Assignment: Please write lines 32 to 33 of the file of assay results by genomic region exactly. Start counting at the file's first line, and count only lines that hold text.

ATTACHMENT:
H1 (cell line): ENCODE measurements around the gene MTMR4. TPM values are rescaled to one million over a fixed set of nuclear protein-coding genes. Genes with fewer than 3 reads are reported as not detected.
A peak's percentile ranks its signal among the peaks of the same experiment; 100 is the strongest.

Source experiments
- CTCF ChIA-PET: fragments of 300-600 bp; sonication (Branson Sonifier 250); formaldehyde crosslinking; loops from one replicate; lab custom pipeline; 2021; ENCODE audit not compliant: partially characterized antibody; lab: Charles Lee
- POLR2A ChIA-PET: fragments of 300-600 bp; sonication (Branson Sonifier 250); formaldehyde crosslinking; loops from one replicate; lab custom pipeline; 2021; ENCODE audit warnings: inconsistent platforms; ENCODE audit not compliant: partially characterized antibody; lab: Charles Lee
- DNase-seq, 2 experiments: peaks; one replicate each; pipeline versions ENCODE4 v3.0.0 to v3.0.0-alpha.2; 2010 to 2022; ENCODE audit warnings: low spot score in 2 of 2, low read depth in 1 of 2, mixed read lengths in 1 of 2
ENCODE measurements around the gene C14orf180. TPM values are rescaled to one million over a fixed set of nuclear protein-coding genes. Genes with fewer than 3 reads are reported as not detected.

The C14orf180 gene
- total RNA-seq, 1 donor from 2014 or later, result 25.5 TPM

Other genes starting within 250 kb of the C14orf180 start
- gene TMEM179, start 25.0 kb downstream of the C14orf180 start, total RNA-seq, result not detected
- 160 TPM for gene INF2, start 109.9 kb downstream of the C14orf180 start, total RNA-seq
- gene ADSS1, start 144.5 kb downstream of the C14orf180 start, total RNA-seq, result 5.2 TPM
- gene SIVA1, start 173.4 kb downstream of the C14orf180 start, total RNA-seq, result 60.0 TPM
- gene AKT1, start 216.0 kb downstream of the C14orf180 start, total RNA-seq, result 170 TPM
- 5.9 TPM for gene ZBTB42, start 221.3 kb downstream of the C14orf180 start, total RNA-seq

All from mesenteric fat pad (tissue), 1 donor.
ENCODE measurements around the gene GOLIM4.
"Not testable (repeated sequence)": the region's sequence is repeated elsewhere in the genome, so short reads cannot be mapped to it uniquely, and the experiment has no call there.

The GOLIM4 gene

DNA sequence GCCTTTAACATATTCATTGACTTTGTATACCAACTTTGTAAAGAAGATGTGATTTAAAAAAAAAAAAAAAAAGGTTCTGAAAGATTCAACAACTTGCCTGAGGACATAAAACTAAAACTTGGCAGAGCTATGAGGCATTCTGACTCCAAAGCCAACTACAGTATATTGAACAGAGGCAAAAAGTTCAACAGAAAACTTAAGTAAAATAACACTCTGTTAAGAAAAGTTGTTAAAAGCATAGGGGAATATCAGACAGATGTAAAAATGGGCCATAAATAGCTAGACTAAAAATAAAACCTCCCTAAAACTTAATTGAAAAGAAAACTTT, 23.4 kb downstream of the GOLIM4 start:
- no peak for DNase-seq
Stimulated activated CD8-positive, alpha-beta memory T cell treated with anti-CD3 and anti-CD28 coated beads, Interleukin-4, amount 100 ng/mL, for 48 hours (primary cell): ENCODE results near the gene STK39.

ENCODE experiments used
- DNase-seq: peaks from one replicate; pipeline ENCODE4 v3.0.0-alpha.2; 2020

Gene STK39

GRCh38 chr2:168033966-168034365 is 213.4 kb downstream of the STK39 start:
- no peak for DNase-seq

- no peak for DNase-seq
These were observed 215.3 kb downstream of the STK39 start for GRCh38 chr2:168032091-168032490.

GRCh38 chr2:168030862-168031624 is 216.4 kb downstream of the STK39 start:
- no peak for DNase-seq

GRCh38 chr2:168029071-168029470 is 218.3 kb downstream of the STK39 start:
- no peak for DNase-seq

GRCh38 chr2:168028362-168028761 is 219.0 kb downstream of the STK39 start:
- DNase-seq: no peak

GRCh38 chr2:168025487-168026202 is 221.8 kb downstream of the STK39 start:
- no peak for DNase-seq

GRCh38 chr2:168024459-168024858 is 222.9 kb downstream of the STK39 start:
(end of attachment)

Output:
- no peak for DNase-seq

GRCh38 chr2:168029071-168029470 is 218.3 kb downstream of the STK39 start: